NFL Playoffs Debrief: Previewing the Divisional Round matchups


It's Nick Foles' league until somebody beats him. Those are the rules and it's up to the Saints to change them, less than two months after the Saints appeared to end Philadelphia's season with a 48-7 blowout back in Week 11.

Wild Card Weekend was full of winners, like Foles, who got there the hard way. The Colts have been in playoff mode for months, with one loss since mid-October. The Chargers are 8-1 on the road, although it feels like they've played all 17 games on the road. The Cowboys have won eight of nine games since talk of Jason Garrett's job security hit its nadir at midseason, with all eight wins coming in one-score games. Who is to say these teams can't continue to beat the odds?

More than any season in recent memory, all eight remaining teams have a legitimate chance to win the Super Bowl. That should make the Divisional Round delicious, so let's look at three things to watch in each matchup before breaking down what we know and what we don't after the first weekend of playoff football.

Indianapolis Colts at Kansas City Chiefs, 4:35 p.m. ET on Saturday, Jan. 12 (NBC)

1) There will be a lot of talk about the last time the AFC Andys, Reid and Luck, faced off in the playoffs. While these Colts and Chiefs teams bear little resemblance to the ones that met in the Wild Card Round five years ago -- when Indy overcame a 28-point third quarter deficit -- the weight of Chiefs playoff history looms over Arrowhead Stadium.

That loss to the Colts ended Reid's first season in Kansas City, and the Chiefs have lost three more painfully close playoff games in the four seasons since. The Chiefs have improbably lost six straight home playoff games dating back to 1995, including each of the last two seasons. This Chiefs squad is unquestionably the best one yet with a historically good offense led by its 23-year-old MVP-to-be Patrick Mahomes. But the surface parallels between this team and Reid's 2013 and 2017 groups -- defined by scorching hot starts and sluggish finishes -- will be hard for worrying Chiefs fans to ignore. The Colts are 10-1 over their last 11 games and the Chiefs are 7-4, so this isn't your average No. 6 seed vs. No. 1 seed matchup.

2) Chiefs safety Eric Berry is an X-factor on a defense that has struggled to find the right mix in the secondary. Berry, who missed the first 13 games of the season, gave the team a moderate boost after taking 99 snaps in Weeks 15-16, but missed the season finale after a recurrence of his foot injury. Reid was still scrambling to settle on a rotation at cornerback late in the season, inserting undrafted rookie Charvarius Ward into a starting role over Orlando Scandrick in Week 16, where Ward figures to stay. The Colts' creative scheme can test the depth of any secondary, as Houston learned in the Wild Card Round. No one schemes receivers open right now like Colts coach Frank Reich.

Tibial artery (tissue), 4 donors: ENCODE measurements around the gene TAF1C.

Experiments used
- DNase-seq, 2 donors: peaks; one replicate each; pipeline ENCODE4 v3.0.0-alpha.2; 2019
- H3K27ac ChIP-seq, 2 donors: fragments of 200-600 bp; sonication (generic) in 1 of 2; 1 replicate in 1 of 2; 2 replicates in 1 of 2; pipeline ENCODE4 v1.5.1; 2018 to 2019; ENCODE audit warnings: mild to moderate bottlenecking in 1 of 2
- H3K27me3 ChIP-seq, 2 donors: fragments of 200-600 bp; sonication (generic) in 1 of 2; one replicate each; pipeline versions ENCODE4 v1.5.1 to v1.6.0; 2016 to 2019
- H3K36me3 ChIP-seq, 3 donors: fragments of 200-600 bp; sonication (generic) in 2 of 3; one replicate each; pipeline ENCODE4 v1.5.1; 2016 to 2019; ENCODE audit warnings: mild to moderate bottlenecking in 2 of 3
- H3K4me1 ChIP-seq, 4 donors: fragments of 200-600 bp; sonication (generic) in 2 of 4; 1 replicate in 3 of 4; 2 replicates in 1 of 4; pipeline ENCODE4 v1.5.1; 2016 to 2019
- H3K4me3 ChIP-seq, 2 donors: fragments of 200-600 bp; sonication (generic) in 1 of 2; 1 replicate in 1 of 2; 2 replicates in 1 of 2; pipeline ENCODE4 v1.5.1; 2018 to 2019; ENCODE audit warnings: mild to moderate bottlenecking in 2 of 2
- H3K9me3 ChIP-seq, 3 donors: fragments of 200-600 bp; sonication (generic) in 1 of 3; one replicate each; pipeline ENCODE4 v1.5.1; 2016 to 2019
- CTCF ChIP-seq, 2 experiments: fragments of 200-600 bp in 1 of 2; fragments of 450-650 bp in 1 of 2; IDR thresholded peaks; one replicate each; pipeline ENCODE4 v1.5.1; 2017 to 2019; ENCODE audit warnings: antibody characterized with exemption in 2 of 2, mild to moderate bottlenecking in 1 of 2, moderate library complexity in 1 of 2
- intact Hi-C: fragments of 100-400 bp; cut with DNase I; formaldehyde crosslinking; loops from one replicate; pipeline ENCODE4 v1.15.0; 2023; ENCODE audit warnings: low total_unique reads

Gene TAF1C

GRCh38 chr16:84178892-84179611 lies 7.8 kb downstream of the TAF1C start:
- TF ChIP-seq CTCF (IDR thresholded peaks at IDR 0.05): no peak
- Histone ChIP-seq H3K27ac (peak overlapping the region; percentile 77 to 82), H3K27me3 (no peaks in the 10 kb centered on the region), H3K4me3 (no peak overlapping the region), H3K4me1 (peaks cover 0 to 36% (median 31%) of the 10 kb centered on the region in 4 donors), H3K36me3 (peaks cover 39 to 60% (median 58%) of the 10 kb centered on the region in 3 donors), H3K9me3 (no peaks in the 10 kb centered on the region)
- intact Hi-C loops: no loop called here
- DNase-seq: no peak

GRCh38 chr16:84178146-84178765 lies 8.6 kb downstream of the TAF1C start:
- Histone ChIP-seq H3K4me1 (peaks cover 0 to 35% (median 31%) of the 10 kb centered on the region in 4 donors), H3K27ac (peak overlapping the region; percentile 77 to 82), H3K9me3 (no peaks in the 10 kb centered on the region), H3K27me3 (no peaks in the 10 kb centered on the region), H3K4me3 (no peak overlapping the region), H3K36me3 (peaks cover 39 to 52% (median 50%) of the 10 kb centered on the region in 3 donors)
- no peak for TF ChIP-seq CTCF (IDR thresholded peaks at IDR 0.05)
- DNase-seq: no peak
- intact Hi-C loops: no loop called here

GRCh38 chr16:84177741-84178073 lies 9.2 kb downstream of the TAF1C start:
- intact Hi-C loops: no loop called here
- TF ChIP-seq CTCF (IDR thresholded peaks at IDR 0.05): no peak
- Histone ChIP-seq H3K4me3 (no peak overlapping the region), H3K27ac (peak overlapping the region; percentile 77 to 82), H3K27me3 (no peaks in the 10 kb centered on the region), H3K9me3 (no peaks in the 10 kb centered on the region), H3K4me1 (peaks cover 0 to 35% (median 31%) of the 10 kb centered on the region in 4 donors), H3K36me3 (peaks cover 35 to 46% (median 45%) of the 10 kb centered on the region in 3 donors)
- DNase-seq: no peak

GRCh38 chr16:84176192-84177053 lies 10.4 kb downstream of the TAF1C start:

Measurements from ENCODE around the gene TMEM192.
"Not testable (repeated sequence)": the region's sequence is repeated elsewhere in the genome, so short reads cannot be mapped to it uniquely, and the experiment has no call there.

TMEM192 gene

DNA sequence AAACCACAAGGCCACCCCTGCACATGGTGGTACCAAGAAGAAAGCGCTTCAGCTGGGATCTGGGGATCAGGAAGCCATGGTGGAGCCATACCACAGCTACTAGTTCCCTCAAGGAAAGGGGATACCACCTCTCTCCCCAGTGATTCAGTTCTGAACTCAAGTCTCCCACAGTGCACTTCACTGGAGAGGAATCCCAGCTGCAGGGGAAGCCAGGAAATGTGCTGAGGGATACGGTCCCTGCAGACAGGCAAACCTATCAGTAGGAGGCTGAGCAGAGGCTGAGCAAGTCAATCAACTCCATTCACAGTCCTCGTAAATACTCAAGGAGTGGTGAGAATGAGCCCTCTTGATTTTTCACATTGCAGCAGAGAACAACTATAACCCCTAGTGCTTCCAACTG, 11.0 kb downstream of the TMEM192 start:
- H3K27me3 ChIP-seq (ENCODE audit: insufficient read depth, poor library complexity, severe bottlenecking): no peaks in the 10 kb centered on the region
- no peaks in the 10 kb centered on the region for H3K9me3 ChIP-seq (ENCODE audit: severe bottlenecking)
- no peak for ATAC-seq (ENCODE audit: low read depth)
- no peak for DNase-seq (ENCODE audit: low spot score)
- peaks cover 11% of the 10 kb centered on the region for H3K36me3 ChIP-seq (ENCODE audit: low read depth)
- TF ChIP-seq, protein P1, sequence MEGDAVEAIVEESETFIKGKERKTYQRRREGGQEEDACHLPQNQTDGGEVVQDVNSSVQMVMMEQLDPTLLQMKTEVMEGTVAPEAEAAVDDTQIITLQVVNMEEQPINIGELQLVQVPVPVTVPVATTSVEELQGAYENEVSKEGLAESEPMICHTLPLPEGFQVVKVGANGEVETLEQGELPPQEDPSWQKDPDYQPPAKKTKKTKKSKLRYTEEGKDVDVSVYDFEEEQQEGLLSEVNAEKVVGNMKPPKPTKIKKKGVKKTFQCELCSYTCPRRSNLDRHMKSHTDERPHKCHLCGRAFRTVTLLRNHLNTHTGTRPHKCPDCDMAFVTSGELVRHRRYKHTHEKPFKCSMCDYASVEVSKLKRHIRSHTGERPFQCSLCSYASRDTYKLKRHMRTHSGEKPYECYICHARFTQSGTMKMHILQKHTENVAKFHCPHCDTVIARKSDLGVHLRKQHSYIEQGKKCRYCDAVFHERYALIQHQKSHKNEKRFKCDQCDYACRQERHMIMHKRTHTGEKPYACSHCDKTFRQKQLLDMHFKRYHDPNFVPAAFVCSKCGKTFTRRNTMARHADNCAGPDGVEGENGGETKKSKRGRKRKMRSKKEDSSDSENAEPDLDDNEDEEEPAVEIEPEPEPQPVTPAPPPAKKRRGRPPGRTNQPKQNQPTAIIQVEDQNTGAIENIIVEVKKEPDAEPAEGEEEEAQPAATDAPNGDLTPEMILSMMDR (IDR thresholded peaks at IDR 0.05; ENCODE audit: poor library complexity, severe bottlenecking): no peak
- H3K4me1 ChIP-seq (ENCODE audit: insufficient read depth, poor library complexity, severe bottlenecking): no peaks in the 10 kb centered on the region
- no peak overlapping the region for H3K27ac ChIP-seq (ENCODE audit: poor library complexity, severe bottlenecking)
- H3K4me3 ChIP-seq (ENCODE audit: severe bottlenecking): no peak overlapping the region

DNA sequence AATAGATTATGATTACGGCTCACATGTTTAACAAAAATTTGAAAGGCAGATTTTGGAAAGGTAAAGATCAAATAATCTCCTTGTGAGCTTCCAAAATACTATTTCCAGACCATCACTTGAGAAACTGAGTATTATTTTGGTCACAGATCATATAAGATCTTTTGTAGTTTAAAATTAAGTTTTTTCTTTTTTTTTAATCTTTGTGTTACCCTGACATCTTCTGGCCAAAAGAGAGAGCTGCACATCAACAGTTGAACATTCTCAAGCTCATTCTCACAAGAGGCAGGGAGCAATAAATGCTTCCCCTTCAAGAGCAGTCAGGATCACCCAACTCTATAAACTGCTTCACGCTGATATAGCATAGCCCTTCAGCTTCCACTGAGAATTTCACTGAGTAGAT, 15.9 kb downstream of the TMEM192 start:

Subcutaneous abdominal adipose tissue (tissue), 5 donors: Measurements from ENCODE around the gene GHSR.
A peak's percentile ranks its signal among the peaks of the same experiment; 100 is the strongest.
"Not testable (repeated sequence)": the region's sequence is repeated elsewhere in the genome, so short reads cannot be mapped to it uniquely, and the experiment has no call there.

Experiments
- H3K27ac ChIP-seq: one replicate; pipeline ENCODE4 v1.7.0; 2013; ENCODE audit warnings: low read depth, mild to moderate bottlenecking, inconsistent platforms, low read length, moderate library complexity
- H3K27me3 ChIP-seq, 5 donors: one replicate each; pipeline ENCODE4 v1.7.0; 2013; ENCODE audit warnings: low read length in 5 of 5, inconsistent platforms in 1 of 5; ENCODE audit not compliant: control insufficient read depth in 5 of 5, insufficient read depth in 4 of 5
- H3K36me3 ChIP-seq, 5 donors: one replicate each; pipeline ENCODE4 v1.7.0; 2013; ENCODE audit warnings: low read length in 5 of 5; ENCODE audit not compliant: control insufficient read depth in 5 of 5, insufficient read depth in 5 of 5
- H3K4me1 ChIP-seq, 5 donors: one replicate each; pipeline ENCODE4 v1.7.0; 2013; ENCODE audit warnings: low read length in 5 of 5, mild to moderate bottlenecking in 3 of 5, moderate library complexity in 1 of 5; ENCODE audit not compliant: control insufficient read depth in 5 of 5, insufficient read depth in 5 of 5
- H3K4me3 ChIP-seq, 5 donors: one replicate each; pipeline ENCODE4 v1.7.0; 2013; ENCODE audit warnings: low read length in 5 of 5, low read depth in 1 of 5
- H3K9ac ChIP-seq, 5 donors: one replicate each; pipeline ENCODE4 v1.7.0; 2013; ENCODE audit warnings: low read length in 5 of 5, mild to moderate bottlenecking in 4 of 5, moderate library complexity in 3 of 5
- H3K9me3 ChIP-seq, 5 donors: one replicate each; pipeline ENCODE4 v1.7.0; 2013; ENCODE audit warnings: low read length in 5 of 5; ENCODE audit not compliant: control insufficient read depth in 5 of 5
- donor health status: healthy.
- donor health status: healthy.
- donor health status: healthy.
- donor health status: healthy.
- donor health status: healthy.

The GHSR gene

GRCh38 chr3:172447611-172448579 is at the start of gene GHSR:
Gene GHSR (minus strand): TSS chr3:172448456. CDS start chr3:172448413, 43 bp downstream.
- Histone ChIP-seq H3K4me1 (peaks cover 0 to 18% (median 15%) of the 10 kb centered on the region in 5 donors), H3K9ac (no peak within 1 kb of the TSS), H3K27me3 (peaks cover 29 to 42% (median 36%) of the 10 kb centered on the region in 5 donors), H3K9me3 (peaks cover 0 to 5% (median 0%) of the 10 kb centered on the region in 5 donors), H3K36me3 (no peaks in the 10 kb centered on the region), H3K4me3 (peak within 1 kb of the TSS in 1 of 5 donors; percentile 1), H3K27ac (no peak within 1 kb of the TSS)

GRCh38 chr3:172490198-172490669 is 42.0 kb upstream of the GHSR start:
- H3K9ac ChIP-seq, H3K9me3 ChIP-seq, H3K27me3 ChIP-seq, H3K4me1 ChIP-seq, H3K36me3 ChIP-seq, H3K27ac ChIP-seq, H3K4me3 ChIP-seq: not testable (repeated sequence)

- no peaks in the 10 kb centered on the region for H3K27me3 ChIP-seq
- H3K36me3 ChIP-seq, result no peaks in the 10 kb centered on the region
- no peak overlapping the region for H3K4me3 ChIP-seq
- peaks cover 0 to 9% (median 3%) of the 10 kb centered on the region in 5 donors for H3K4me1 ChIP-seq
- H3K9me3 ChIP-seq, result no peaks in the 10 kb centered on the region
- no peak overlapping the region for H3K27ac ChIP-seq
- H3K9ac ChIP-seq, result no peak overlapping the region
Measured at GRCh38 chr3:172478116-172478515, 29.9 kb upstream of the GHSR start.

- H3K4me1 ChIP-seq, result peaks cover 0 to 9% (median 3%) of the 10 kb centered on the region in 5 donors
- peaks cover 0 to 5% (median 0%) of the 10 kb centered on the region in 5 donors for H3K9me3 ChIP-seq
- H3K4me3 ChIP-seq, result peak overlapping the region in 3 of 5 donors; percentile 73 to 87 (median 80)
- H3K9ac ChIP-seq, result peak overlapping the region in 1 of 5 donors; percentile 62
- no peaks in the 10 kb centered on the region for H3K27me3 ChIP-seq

3) Indianapolis' defense has been greater than the sum of its parts all season. The Colts don't have a natural pass rusher, so they need to blitz often to create pressure and play excellent fundamental team defense. They also haven't faced any team remotely like the Chiefs. The Colts' defense faced the easiest opposing slate of offenses according to Football Outsiders, with the Giants being the toughest matchup they've faced since they started winning in Week 7. To put it another way: The Colts will need to score more than 21 points in Kansas City.

Dallas Cowboys at Los Angeles Rams, 8:15 p.m. ET on Saturday, Jan. 12 (FOX)

1) Late during Dallas' impressive slugfest against the Seahawks on Saturday, FOX analyst Troy Aikman noted that the Cowboys were ready to go into their "four-minute offense" to drain the clock. It could be argued that's their only offense.

This is a matchup between two of the league's premier running backs, who are utilized in very different ways. The Cowboys are happy to run Ezekiel Elliott to slow the pace of the game and limit possessions, while the Rams love to use tempo and will go away from Todd Gurley entirely if they don't like the matchup. Gurley hasn't played since Week 15 because of a knee injury and the matchup on Saturday night might dictate lower usage early in the game. The Seahawks repeatedly ran into the brick wall of Dallas' Jaylon Smith and Leighton Vander Esch, something that Rams coach Sean McVay will try to avoid.

2) Jared Goff and the Rams' offensive line bounced back in the final two weeks of the season after a mini-slump in the first half of December. While the team misses slot receiver Cooper Kupp, Goff's accuracy is the most obvious edge for the Rams in this game when compared with his 2016 draft classmate, Cowboys quarterback Dak Prescott. The Rams will want to force Prescott to beat them with his arm, while Los Angeles should enter the game expecting to lean on Goff.

3) I'm curious to see how many Cowboys fans fill the Los Angeles Memorial Coliseum on Saturday. The Rams have done a terrific job in a short time rebuilding their fanbase in Los Angeles, but the Cowboys should have plenty of support not far from where they pack crowds during training camp in Oxnard, California. I also wonder if field conditions will be a problem. Evening Rams games, including last year's playoff loss to the Falcons, have been marred by players slipping like crazy on dewy Los Angeles nights. With all that being said, a game of this magnitude being played in Los Angeles was exactly what the NFL was hoping for when the Rams announced their move west three years ago.

Los Angeles Chargers at New England Patriots, 1:05 p.m. ET on Sunday, Jan. 13 (CBS)

1) A lot has changed since Philip Rivers and LaDainian Tomlinson brought a feisty, banged-up Chargers squad to Foxborough for the AFC Championship Game in 2008. This Chargers team has a much better chance at winning. There are a lot of ways to analyze the matchup, but the best way to beat the Patriots figures to be with vertical passing and a strong pass rush. The Chargers have assets that can dominate in both areas, even if Rivers hasn't been at his best over the last three weeks. Los Angeles got incredible penetration on Sunday against a strong Baltimore offensive line without having to blitz, largely because Melvin Ingram dominated. Ingram and Joey Bosa will be difficult for the Patriots' tackles, especially left tackle Trent Brown, to handle.

2) While the Chargers have been road warriors all season -- beating the Seahawks, Steelers, Chiefs and Ravens at their place -- the Patriots were the NFL's only undefeated home team. It's where all the Patriots' best performances came, especially on the ground, where they excel running behind their interior linemen. The game plan figures to revolve more around the Patriots' running backs and occasional trick plays than usual, a sign that Tom Brady and his receivers aren't playing at the same level.